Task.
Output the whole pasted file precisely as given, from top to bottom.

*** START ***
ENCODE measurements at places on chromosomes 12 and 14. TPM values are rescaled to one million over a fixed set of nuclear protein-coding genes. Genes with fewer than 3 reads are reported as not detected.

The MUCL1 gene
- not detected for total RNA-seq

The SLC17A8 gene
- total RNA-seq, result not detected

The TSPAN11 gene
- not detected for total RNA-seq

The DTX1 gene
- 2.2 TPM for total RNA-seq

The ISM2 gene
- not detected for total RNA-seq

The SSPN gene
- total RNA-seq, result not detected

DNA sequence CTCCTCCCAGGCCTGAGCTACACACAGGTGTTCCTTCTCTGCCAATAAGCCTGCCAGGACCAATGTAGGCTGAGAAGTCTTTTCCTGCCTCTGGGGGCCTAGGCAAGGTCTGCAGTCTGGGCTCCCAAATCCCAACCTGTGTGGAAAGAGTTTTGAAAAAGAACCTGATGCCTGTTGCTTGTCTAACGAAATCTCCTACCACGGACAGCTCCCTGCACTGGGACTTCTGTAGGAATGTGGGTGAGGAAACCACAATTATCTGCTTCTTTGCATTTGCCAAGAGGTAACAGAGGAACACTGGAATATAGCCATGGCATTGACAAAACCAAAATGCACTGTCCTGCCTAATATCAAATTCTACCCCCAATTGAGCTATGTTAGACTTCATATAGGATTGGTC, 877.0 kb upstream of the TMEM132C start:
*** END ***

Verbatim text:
ENCODE measurements at places on chromosomes 12 and 14. TPM values are rescaled to one million over a fixed set of nuclear protein-coding genes. Genes with fewer than 3 reads are reported as not detected.

The MUCL1 gene
- not detected for total RNA-seq

The SLC17A8 gene
- total RNA-seq, result not detected

The TSPAN11 gene
- not detected for total RNA-seq

The DTX1 gene
- 2.2 TPM for total RNA-seq

The ISM2 gene
- not detected for total RNA-seq

The SSPN gene
- total RNA-seq, result not detected

DNA sequence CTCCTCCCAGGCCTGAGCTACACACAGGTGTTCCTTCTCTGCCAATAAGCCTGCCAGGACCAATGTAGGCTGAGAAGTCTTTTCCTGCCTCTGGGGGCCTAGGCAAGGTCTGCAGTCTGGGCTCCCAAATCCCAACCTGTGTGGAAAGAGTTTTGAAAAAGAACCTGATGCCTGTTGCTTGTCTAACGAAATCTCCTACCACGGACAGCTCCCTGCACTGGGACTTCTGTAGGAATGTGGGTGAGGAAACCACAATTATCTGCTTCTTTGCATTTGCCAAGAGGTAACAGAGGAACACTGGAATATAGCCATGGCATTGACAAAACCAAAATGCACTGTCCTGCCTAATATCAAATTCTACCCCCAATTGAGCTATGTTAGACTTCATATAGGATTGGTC, 877.0 kb upstream of the TMEM132C start: